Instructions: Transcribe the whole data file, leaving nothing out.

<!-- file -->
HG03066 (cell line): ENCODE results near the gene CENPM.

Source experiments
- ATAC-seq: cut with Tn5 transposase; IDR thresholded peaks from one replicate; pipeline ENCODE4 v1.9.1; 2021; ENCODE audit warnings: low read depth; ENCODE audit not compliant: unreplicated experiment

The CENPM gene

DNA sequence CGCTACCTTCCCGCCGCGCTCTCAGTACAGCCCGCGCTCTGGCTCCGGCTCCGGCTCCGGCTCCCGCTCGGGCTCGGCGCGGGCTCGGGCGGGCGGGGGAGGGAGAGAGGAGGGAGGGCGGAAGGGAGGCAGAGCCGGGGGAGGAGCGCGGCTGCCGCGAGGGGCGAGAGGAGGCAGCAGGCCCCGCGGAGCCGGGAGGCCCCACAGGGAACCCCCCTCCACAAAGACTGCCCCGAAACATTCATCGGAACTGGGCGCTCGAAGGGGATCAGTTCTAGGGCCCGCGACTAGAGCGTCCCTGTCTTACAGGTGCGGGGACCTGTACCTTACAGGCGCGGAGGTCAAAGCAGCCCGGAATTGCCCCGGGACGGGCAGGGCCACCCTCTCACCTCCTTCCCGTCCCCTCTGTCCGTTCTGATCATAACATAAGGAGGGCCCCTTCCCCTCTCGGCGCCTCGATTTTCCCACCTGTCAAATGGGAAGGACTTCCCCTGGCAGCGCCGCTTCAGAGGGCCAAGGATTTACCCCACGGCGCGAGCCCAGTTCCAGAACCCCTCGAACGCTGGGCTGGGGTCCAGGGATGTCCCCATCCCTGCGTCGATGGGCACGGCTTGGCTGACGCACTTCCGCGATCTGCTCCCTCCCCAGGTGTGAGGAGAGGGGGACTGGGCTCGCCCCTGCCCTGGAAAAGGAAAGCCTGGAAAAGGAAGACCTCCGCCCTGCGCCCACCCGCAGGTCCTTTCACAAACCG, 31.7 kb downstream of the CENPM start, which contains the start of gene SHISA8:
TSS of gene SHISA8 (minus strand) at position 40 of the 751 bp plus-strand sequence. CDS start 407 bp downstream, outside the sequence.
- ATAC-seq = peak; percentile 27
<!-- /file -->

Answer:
HG03066 (cell line): ENCODE results near the gene CENPM.

Source experiments
- ATAC-seq: cut with Tn5 transposase; IDR thresholded peaks from one replicate; pipeline ENCODE4 v1.9.1; 2021; ENCODE audit warnings: low read depth; ENCODE audit not compliant: unreplicated experiment

The CENPM gene

DNA sequence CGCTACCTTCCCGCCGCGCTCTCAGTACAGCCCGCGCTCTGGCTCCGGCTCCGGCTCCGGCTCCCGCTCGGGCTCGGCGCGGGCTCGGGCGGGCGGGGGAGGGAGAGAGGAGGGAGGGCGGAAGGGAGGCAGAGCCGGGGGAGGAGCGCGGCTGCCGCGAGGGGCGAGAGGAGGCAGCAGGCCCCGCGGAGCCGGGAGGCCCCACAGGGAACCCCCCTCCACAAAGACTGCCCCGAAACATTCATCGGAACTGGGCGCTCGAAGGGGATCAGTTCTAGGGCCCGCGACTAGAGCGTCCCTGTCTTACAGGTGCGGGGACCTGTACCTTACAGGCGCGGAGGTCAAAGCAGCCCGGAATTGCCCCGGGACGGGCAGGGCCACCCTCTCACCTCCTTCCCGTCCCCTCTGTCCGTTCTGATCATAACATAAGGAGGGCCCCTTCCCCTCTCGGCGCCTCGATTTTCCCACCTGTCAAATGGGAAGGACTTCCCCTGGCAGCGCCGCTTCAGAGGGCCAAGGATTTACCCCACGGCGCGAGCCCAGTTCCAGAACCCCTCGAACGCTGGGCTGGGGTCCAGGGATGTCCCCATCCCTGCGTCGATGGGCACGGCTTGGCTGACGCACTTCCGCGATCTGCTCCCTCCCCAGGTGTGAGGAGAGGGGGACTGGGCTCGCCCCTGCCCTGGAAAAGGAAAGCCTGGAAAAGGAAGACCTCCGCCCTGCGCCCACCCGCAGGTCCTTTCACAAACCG, 31.7 kb downstream of the CENPM start, which contains the start of gene SHISA8:
TSS of gene SHISA8 (minus strand) at position 40 of the 751 bp plus-strand sequence. CDS start 407 bp downstream, outside the sequence.
- ATAC-seq = peak; percentile 27